Thomas Jefferson Papers

To Thomas Jefferson from William Pope, 14 October 1808

Montpelier Oct. 14th. 1808.

Dear Sir

Mr. William Wirts indisposition prevented his comeing up to my house, on the day appointed by himself; but I understand, that he is much better—

When I go on the General assembly, we will make use of every argument in our power to induce him to Come into Congress; thier is nothing more necessary than for Mr Wirt to say the word; and he would be Elected in his district with great Ease—Majr DuVal hapned to Call at my house the day before I expected Mr Wirt, and I prevailed upon him to become a Candidate in Opposition to Jack Randolph, I inclose you a Copy of his letter to his Brother Even’s which was publickly read on the last day of the Camp meeting and gave Universal joy to all the Methodists and baptists present; They are all devoted to the administration and the republican institutions of our Country; They have heard of the favourable Opinion you entertain of their patriotism, and they wait for an opportunity only, of shewing it; The people of Buckingham have also heard, that you should say, that County was as patriotic as any in Virginia, and they wait with anxious desire to see, the day of Election Come round, to Shew, that you have not been mistaken in them also; I saw a Gentleman a day, or two ago, from Buckingham, and he informs me; that their is great discontent in that county at the Conduct of Jack Randolph; Majr Du Val is a very popular man in the County of Buckingham; and indeed througout the district particularly a mong the Methodists and baptists nearly half of the freeholders in that district is of that description, and are generally opposed to Mr Randolph; Maj DuVal is the most persevearing, and indefatigable man upon Earth; upon all Occasions; In the year 1802 he was fixed on, by the patriots in Richmond to oust Doctr. John Adams the federal representative; which he Effected; Mr DuVal before he declaired himself a Candidate, promissed me, that he would not interfear with any arrangements, that should be made by the district I receivd a letter by last post from him who is now in the City of Richmond, he says “My friends have advised me not to publish my declaration or Circular to the people until december next as it may interfear with the arrangements they may make; at which time a Gentleman that we all prefer will be a private Citizen, and will then give us a positive answer, as the public good is our object too much haste might ingure it it is sufficient that from principle their will be an opposition certainly to Mr Randolph’s reelection to Congress; but if by december next their is no other Candidate than my self I shall use all the Energy of mind, and body, I possess, to promote the republican feelings in our district” The Gentleman alluded to in Mr DuVal’s letter is Governor Cabell, and I have no Earthly doubt, but that he will Submit to the wishes of the republicans in Jack Randolphs district particularly as he is Solicited by the great body of the people throughout the Commonwealth to become a Candidate in opposition to the present Incumbent; while I was writing this Majr DuVal and Mr Walker called on me, on their way up to Buckingham, and assures me; that Mr Randolph shall have some sport next April—So You after that time, will never hear any more of back stair’s, & french influence and Mr Madison of Yazoo Speculation the two Millions and all such Virago of folly and misrepresintation, but I would to God I could say as much of British influence; and millions of British Gold, which I am apprehensive is circulating freely a mong the people in the Eastern states by British agents tories &c I serious[. . .] that nothing but war, with England will save us from distruction, at times I can not help wishing that we had intered pell mell into war about the time the outrage was Committed on the Chesapeake but a war at any time will unite us, I told you when I had the pleasure of seeing you that the people in this part of the Country would be willing to submit to the Embargo a nother year so I still assure you, that they are willing to undergoe any privation rather than submit to British insolence and Tyranny Or they are willing to raise the Embargo and arm which is the only alternative if Congress shall give the word—do you See Sir what Capers Geo Hay, and the federalists are cutting in Richmond? they are now Identifyed, and George Hay is more universally dispised than any man in Virginia, he was never beloved and, now he is perfectly execrated; I have wrote to Mr Jno. W Eppes to call on me on his way to Washington; and if W[. . .] should think it proper Mr J Pleasants & my self will call a meeting, and petition Congress not to take off the Embargo—I am dear Sir with the most perfect Consideration & respect.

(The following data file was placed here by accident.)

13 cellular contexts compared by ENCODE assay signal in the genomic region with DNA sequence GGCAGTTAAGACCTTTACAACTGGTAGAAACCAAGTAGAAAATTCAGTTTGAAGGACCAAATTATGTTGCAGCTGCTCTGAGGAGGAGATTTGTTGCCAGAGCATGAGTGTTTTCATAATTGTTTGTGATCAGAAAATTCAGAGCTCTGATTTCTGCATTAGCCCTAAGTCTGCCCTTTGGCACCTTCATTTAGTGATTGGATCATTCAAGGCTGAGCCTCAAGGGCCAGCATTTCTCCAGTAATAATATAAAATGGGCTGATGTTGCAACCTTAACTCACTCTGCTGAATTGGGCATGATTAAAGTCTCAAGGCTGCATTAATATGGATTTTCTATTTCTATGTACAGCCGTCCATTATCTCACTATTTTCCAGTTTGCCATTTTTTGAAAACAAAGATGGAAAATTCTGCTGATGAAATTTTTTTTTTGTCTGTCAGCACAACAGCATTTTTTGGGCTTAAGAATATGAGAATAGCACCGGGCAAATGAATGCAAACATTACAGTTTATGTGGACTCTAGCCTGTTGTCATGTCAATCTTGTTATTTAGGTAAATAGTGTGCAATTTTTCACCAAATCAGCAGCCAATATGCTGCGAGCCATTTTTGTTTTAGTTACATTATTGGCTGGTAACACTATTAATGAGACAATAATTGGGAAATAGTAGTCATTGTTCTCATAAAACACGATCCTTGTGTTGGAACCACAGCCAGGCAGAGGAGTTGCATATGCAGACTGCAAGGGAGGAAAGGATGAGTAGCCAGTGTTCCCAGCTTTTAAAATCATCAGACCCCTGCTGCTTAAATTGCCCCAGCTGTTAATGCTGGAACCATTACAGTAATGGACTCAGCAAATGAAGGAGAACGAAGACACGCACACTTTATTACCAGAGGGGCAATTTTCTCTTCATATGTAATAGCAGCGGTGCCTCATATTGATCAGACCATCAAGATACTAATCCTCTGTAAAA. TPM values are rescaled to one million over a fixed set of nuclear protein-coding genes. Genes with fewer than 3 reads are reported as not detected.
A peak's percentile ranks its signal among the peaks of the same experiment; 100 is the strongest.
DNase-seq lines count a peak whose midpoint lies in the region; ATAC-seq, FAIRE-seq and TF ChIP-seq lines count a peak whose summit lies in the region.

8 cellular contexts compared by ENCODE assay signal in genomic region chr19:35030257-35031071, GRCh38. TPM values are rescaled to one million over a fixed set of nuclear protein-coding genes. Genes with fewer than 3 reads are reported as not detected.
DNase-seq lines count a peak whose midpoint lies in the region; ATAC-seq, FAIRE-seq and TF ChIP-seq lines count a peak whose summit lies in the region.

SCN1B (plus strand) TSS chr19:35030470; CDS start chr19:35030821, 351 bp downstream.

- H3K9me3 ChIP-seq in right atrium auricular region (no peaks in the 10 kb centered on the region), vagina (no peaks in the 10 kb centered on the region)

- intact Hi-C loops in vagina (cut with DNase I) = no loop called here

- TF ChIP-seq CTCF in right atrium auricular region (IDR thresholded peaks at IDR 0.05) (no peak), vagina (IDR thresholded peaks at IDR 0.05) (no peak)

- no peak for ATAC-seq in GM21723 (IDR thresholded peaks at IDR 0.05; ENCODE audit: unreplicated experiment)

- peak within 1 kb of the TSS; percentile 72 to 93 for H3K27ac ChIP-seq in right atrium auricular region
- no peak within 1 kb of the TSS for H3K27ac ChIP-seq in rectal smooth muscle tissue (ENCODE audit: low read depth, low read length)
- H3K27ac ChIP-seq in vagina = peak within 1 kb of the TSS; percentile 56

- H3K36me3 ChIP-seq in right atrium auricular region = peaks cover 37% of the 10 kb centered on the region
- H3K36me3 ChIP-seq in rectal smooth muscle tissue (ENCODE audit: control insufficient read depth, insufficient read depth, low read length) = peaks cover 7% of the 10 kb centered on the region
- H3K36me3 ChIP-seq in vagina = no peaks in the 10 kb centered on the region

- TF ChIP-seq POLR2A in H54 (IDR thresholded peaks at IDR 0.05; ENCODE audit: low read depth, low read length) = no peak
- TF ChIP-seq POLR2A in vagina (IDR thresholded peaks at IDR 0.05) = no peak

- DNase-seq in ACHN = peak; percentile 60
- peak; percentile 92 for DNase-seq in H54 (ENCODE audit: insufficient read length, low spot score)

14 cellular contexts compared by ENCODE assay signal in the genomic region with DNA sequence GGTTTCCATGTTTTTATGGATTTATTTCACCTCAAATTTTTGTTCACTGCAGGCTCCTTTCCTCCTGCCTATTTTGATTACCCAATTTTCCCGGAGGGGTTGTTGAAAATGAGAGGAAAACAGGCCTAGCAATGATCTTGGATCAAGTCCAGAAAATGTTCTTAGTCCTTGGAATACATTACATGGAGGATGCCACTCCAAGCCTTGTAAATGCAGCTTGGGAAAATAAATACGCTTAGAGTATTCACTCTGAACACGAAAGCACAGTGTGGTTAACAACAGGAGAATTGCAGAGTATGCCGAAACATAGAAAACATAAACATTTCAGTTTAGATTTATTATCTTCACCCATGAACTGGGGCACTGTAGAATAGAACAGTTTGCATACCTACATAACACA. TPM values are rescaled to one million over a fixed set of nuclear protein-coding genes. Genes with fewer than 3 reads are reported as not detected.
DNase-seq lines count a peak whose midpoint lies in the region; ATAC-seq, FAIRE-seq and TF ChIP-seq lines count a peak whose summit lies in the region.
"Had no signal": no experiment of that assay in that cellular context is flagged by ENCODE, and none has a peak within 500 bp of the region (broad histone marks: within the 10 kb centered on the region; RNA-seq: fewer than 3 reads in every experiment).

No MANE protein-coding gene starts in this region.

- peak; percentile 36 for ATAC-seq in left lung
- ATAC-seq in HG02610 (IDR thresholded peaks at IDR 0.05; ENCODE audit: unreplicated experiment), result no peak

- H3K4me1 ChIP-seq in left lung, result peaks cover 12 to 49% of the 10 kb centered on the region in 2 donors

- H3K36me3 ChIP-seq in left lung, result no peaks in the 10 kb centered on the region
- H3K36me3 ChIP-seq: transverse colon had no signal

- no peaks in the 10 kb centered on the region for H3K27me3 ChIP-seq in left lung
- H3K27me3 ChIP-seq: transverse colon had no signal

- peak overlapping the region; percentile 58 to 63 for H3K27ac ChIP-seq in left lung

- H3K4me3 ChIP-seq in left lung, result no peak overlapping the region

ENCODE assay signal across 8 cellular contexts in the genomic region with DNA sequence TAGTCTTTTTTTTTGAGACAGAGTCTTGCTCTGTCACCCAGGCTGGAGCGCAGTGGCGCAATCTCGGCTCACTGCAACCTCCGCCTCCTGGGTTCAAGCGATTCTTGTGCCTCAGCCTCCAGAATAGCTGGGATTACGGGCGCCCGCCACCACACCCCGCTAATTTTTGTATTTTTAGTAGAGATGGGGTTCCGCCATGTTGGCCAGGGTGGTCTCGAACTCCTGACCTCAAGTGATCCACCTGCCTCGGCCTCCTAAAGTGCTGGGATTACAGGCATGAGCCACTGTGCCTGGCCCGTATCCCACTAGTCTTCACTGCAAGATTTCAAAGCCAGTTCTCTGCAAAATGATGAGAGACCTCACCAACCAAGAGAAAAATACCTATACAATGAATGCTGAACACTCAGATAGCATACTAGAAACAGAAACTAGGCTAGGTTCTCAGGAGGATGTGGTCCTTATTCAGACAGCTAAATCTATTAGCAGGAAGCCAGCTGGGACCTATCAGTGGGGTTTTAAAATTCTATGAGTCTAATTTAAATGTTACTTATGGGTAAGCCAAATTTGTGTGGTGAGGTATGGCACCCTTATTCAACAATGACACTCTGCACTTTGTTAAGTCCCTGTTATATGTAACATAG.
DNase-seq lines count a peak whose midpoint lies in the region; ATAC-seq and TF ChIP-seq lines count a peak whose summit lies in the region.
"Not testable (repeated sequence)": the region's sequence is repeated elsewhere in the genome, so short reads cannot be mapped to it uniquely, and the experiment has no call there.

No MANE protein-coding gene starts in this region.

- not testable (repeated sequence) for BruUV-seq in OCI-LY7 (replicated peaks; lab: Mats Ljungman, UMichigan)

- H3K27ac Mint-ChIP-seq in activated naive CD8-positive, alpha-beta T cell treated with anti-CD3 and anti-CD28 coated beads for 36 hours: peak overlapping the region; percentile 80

Wm. Pope

DLC: Papers of Thomas Jefferson.

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